If you’re a bit older in years like me, you may remember the name Arthur Rubinstein. He was a Polish-born American pianist, and composed some wonderful music.
He is widely considered to be one of the greatest classical pianists of the 20th century. He died in 1982. But as a young man in Berlin in 1908, he was lonely, hungry, and in debt. His career was going nowhere. He felt there was nothing left for him but suicide. He had no gun, no poison, and the idea of jumping out a window terrified him for fear of breaking his legs.
So he chose strangulation with a belt. He wanted to hang himself, but in the process the belt broke and he fell on the floor of his hotel room in Berlin with a crash. Weeping he went to his piano—a man filled with sorrow and not wanting to live—and he sobbed. But he got over that terrible day, and Rubinstein never forgot the experience, instead saying to others, Make sure you love life.
Are you Having a Purpose in your Life?
This story prompted me to ask the question: what are you doing with your life? Do you love life, or hate life? Do you have an aim in life? Then there are others who don’t care, as long as they enjoy themselves—eat, drink and be merry. Proverbs 27:1 from the Bible says, “Never boast about tomorrow. You don’t know what will happen between now and then”.
The point is we don’t know what life will offer us. And so we should carefully think about life and whether we are using it well or wasting it. Abraham Lincoln once said, “In the end, it’s not the years in your life that count, it’s the life in your years.” Abraham Lincoln’s life was cut short, but his legacy lingers to this day!
Living like there’s no tomorrow for God, will ensure that you give your life away in worthwhile causes, rather than horde it to yourself and waste it! When you think about it life is too short to be wasted and not taken seriously. Who knows what tomorrow will bring?
We hear each day of accidents when innocent people are killed. They had plans, but these were interrupted by death and tragedy. James 4:14 explains it so well: “What do you know about tomorrow? How can you be so sure about your life? It is nothing more than mist that appears for only a little while before it disappears”.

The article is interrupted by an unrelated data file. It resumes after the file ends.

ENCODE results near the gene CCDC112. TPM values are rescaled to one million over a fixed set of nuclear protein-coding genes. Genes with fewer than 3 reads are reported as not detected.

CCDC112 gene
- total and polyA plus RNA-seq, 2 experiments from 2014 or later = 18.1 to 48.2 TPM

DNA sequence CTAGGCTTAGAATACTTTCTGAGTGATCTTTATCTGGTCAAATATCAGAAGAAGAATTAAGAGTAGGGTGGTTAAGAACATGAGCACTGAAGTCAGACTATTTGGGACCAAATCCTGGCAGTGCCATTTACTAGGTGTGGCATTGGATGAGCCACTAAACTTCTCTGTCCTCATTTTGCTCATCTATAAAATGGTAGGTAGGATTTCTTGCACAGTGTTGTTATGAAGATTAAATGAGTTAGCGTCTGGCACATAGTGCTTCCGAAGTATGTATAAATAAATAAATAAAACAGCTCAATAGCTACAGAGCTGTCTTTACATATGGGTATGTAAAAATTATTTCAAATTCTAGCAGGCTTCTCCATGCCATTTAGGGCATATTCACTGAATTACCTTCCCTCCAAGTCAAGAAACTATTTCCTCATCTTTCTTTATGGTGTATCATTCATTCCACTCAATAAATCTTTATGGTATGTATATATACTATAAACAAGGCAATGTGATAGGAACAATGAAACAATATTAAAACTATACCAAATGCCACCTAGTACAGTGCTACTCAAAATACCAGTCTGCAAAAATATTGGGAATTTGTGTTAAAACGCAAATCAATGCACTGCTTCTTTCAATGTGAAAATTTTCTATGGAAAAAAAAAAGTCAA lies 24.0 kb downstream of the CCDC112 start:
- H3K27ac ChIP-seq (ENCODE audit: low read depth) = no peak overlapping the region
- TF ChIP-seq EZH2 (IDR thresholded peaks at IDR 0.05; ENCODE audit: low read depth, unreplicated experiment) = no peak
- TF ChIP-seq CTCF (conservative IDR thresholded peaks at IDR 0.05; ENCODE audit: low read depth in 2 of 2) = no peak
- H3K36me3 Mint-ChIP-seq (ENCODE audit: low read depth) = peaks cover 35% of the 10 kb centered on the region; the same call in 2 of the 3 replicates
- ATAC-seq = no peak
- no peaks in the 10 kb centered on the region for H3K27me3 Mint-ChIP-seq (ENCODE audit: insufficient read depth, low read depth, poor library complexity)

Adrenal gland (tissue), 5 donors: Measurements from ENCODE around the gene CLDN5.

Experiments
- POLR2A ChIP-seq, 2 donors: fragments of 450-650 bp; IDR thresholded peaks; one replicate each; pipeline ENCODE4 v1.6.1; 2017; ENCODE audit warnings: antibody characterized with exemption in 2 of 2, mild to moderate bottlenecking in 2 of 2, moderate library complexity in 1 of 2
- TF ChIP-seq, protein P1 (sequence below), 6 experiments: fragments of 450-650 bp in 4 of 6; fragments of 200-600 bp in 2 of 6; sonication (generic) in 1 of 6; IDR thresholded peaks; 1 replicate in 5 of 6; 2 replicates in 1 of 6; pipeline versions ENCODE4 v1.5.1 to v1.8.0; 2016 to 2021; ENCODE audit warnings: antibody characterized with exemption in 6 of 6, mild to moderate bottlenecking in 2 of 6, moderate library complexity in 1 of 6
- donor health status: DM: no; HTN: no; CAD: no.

We cannot Save Time
I think life is too significant not be to shared. Think about it. There is so much variety and goodness in getting to share life with others, it’s not much fun living on your own. Life is too sacred, not to be invested properly. Jim Croce, a singer and songwriter, in his song, “Time In A Bottle” wrote these words:
If I could save time in a bottle;
The first thing that I’d like to do,
Is to save every day,
Till Eternity passes away,
Just to spend them with you.
If I could make days last forever,
If words could make wishes come true.
I’d save every day like a treasure and then,
Again, I would spend them with you.
Now, there’s an idea! If someone would invent and market ‘Time Bottles’, he or she would make a mint! The problem is, we can’t save time, we must spend it. How do we spend our time? In Luke 12 we read:
So Jesus told them this story: A rich man’s farm produced a big crop, and he said to himself, “What can I do? I haven’t got a place large enough to store everything. Later, he said, “Now I know what I’ll do. I’ll tear down my barns and build bigger ones, where I can store all my grain and other goods. Then I’ll say to myself, ’You’ve stored up enough good things to last for years to come. Live it up. Eat, drink and enjoy yourself.’” But God said to him, “You fool. Tonight you will die. Then who will get what you have stored up?”
Jesus told us to spend our time on earth wisely.
The problem with this man was he did not share his wealth. It’s a sad story of a self-focused man, trying to make his own way and secure his own future with no help from anyone, including God. The Lord Jesus does not mince words when it comes to this man, and calls him a fool!
Why? He was boasting himself of tomorrow! Full of pride, living selfishly. Full of self-presumption, he lived like there was no tomorrow in regards to his own responsibility towards men, and his accountability towards God! He did not figure God in his tomorrow! By relying solely on his own short-sighted, selfishness and pride, this man left nothing behind at the end of his life, except a pile of grain.
Unfortunately many of us think the accumulation of things equals happiness. The more you have, the happier you are. But Jesus said, “Life does not consist in the abundance of possessions”—why do so many see the purpose of money as a way to accumulate possessions for themselves?